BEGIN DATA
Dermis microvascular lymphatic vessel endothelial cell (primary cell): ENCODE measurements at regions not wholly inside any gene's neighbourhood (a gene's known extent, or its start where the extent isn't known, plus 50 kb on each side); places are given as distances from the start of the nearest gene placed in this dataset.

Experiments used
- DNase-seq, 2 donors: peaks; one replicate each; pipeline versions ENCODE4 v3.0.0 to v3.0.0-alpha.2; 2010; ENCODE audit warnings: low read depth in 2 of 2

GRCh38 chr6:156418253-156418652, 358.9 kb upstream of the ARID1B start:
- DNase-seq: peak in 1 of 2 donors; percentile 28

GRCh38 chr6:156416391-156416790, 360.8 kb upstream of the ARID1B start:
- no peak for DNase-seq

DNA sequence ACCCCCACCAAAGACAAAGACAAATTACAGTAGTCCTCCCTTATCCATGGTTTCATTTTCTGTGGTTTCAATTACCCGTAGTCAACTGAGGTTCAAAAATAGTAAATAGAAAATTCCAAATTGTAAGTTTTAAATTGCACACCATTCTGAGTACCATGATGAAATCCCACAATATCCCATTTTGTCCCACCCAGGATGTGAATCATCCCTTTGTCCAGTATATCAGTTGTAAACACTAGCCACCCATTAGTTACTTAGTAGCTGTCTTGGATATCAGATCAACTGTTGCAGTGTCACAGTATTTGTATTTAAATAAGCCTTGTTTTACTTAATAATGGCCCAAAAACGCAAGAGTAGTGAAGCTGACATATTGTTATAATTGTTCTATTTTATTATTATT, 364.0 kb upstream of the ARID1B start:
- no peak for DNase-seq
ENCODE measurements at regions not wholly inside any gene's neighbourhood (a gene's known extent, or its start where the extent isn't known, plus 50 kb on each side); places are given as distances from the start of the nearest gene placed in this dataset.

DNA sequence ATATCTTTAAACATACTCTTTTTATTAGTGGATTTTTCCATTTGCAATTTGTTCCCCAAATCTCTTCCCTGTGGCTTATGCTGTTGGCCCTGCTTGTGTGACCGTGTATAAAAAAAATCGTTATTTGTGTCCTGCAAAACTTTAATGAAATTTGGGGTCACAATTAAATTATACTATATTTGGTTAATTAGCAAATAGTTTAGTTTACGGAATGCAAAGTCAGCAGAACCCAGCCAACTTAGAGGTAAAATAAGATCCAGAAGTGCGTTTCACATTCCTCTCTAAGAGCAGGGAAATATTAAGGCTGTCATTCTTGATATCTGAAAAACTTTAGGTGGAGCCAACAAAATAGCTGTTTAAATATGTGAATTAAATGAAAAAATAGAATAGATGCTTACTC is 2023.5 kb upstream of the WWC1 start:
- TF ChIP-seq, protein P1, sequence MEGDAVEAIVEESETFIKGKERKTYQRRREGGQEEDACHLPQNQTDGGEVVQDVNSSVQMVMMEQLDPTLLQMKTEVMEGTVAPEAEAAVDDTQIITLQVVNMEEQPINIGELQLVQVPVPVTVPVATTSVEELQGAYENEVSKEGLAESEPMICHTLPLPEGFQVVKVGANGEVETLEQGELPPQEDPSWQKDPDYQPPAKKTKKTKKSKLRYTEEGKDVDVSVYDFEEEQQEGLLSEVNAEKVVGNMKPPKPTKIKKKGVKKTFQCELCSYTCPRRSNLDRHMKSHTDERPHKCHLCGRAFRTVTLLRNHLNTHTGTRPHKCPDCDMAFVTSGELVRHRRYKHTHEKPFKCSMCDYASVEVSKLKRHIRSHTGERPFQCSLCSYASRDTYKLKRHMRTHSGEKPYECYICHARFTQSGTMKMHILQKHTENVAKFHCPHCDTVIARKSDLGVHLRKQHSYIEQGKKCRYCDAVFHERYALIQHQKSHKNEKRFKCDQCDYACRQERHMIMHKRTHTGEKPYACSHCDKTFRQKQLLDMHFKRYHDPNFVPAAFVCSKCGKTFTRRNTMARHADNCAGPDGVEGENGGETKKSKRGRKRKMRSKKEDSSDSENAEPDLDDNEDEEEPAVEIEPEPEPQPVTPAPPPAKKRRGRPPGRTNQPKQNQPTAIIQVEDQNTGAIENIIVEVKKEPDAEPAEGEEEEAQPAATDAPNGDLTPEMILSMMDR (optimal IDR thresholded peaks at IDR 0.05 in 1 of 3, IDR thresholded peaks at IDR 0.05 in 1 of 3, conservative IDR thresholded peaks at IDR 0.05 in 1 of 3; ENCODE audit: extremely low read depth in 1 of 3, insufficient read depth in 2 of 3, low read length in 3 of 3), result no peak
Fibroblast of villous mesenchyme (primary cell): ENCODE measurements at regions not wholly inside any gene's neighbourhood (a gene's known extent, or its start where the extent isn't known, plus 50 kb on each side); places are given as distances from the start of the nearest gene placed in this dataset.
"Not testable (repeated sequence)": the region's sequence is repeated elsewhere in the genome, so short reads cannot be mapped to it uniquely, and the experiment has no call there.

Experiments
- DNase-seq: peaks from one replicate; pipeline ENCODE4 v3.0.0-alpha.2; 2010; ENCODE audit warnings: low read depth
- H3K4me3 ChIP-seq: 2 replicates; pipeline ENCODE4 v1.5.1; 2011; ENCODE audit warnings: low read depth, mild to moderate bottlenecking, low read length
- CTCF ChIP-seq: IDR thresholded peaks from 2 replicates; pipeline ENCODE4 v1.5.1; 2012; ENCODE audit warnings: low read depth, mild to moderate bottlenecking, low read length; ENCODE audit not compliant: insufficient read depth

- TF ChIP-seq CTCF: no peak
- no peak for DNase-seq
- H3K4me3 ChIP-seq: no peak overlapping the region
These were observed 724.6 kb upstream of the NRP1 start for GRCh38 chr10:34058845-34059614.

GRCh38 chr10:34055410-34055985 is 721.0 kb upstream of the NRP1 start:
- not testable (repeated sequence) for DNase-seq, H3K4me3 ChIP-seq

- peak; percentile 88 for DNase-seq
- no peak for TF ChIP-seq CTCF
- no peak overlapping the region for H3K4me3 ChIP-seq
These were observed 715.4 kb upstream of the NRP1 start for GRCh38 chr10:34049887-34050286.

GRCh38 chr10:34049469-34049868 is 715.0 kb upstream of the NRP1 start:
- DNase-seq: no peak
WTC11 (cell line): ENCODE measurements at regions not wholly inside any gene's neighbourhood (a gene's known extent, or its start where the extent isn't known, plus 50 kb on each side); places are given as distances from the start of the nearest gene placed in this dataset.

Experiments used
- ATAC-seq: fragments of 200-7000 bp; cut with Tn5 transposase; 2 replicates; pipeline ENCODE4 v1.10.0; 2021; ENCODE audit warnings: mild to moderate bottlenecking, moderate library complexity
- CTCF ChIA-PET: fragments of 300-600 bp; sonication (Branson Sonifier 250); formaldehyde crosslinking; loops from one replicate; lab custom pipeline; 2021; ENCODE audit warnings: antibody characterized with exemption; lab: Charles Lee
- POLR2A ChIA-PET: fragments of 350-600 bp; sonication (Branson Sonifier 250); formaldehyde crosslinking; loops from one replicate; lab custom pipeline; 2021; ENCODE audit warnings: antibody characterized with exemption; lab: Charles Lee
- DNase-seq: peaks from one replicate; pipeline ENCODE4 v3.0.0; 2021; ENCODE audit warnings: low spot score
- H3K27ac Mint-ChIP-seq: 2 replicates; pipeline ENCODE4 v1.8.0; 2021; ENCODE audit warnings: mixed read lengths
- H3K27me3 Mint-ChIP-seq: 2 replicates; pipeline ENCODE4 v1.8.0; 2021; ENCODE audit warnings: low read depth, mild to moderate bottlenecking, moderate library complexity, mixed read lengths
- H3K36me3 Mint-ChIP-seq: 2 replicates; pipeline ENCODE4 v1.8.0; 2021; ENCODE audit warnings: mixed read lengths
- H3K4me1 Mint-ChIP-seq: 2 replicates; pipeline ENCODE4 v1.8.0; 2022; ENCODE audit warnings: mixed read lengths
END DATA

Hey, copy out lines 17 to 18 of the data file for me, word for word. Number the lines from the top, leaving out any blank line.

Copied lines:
- H3K4me3 ChIP-seq: 2 replicates; pipeline ENCODE4 v1.5.1; 2011; ENCODE audit warnings: low read depth, mild to moderate bottlenecking, low read length
- CTCF ChIP-seq: IDR thresholded peaks from 2 replicates; pipeline ENCODE4 v1.5.1; 2012; ENCODE audit warnings: low read depth, mild to moderate bottlenecking, low read length; ENCODE audit not compliant: insufficient read depth